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Carcinogenesis. 2014 Feb;35(2):461-8. doi: 10.1093/carcin/bgt335. Epub 2013 Oct 8.

CYLD controls c-MYC expression through the JNK-dependent signaling pathway in hepatocellular carcinoma.

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Department of Laboratory Medicine, Skåne University Hospital, Lund University, Malmö SE-20502, Sweden.


Posttranslational modification of different proteins via direct ubiquitin attachment is vital for mediating various cellular processes. Cylindromatosis (CYLD), a deubiquitination enzyme, is able to cleave the polyubiquitin chains from the substrate and to regulate different signaling pathways. Loss, or reduced expression, of CYLD is observed in different types of human cancer, such as hepatocellular carcinoma (HCC). However, the molecular mechanism by which CYLD affects cancerogenesis has to date not been unveiled. The aim of the present study was to examine how CYLD regulates cellular functions and signaling pathways during hepatocancerogenesis. We found that mice lacking CYLD were highly susceptible to chemically induced liver cancer. The mechanism behind proved to be an elevated proliferation rate of hepatocytes, owing to sustained c-Jun N-terminal kinase 1 (JNK1)-mediated signaling via ubiquitination of TNF receptor-associated factor 2 and expression of c-MYC. Overexpression of wild-type CYLD in HCC cell lines prevented cell proliferation, without affecting apoptosis, adhesion and migration. A combined immunohistochemical and tissue microarray analysis of 81 human HCC tissues revealed that CYLD expression is negatively correlated with expression of proliferation markers Ki-67 and c-MYC. To conclude, we found that downregulation of CYLD induces tumor cell proliferation, consequently contributing to the aggressive growth of HCC. Our findings suggest that CYLD holds potential to serve as a marker for HCC progression, and its link to c-MYC via JNK1 may provide the foundation for new therapeutic strategies for HCC patients.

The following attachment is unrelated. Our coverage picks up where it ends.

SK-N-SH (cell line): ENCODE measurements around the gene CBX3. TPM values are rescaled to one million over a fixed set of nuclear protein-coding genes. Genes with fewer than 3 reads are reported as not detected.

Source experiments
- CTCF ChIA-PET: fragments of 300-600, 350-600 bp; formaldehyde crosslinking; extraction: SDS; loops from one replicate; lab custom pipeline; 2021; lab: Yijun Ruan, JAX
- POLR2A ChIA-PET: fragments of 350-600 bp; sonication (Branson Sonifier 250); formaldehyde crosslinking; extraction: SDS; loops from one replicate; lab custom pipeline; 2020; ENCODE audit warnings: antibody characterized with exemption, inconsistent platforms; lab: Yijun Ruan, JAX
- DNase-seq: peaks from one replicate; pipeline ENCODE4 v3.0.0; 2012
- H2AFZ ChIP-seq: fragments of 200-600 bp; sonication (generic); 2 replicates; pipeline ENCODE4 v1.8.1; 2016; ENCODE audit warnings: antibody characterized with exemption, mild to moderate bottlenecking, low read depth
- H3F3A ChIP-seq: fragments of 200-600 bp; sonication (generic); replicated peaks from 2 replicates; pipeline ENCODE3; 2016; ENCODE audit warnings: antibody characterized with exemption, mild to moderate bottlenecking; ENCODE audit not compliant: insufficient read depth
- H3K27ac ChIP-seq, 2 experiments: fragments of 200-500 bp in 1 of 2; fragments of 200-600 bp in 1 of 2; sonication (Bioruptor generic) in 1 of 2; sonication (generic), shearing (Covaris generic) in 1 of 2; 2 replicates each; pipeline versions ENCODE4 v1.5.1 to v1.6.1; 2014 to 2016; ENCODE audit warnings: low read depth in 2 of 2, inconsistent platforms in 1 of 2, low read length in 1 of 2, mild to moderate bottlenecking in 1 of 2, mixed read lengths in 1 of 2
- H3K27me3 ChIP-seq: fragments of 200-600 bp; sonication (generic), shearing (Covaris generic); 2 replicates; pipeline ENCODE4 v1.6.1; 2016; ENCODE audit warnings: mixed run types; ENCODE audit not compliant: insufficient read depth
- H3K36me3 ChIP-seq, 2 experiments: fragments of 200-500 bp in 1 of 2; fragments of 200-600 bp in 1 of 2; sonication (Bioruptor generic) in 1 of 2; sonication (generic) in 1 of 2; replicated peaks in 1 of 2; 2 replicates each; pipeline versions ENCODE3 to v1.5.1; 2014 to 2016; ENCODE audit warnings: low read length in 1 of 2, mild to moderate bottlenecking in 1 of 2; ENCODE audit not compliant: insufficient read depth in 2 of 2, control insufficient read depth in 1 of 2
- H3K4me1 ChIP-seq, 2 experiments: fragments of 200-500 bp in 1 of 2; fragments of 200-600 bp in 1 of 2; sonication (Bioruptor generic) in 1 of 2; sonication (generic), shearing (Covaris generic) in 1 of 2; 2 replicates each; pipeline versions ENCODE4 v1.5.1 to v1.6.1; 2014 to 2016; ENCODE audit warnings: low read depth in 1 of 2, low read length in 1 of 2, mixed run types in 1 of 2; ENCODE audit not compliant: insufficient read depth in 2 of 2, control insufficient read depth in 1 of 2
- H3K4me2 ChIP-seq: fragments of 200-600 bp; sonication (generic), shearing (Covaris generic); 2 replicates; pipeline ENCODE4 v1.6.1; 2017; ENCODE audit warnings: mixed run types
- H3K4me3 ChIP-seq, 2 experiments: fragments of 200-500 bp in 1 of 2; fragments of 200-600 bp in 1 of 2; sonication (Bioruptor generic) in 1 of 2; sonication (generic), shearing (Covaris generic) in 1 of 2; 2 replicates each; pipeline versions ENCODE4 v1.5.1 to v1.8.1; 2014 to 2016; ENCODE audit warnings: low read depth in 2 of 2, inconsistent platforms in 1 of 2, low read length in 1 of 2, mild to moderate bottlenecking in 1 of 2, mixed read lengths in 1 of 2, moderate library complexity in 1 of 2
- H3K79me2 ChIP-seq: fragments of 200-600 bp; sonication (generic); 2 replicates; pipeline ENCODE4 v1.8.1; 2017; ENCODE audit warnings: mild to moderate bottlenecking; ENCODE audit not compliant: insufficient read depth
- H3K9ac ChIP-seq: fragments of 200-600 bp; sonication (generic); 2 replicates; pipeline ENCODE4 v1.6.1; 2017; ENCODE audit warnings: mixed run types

[Indexed for MEDLINE]

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